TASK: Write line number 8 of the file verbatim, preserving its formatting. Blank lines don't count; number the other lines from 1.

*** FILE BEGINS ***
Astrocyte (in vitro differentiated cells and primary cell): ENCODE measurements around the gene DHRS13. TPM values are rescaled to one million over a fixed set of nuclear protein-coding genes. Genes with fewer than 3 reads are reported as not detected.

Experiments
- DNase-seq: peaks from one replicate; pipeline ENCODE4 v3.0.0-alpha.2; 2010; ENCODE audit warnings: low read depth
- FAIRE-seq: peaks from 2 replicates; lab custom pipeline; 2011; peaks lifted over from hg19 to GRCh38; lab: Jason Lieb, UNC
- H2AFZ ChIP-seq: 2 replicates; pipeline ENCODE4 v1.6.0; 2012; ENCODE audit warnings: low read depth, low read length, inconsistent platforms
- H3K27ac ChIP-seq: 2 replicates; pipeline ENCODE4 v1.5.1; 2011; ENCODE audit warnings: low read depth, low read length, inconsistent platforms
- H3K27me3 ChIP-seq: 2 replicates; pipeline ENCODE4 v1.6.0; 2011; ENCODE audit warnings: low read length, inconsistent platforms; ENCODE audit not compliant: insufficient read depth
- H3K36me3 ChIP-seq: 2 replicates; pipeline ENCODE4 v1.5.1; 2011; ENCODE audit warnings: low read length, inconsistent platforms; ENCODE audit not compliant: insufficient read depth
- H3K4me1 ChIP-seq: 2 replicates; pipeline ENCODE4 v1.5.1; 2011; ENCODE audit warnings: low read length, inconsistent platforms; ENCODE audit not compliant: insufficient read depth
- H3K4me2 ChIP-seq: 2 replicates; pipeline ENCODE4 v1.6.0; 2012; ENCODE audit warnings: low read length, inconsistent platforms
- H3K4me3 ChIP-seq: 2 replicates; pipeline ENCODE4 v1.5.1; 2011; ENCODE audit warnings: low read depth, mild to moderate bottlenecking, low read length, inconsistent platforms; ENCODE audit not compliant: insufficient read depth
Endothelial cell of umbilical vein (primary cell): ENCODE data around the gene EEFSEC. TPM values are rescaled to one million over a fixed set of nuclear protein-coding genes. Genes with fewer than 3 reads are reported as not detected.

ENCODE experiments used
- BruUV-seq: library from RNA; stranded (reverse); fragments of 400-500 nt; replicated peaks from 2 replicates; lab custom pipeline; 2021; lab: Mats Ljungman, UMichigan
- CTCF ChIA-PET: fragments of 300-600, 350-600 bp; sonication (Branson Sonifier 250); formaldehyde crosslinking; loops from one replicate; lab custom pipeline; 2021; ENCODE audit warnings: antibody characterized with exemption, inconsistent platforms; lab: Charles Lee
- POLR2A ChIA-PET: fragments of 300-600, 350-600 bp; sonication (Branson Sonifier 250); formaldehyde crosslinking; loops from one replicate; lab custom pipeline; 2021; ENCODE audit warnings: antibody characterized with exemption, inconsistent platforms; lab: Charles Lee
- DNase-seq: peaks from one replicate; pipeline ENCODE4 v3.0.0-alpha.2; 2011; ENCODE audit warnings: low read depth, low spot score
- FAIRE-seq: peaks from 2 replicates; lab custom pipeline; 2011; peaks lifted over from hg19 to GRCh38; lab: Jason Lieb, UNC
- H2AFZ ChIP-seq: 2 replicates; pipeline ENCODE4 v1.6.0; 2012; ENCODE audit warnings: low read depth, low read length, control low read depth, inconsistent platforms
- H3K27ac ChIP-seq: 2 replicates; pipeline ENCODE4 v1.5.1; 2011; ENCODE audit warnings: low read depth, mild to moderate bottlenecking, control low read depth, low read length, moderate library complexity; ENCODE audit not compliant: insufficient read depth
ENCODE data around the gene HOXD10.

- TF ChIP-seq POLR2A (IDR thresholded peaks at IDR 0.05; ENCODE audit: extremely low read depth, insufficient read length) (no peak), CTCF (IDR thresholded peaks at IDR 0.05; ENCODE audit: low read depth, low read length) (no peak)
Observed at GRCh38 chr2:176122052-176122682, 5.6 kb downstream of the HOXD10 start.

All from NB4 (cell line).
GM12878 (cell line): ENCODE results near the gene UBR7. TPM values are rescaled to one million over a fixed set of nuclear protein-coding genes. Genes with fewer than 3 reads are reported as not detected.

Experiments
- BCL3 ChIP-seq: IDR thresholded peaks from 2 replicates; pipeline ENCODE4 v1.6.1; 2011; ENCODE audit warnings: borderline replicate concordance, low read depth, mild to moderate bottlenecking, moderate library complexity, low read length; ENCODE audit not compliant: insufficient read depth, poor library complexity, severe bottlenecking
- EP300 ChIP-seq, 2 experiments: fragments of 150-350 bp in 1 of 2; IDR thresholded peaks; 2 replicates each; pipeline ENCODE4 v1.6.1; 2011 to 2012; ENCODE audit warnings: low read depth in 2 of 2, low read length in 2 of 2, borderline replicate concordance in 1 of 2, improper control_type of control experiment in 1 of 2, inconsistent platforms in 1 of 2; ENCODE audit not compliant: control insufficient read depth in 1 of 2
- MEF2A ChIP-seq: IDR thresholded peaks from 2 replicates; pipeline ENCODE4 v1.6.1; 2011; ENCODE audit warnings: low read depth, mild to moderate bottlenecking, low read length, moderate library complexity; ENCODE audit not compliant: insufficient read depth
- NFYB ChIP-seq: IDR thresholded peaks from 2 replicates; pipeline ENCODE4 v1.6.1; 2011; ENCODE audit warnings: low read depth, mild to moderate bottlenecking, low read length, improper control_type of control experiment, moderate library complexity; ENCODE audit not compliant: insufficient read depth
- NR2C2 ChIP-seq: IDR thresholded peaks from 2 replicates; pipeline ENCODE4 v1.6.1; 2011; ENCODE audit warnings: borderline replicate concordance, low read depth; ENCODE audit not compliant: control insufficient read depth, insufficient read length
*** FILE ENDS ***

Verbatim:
- H3K36me3 ChIP-seq: 2 replicates; pipeline ENCODE4 v1.5.1; 2011; ENCODE audit warnings: low read length, inconsistent platforms; ENCODE audit not compliant: insufficient read depth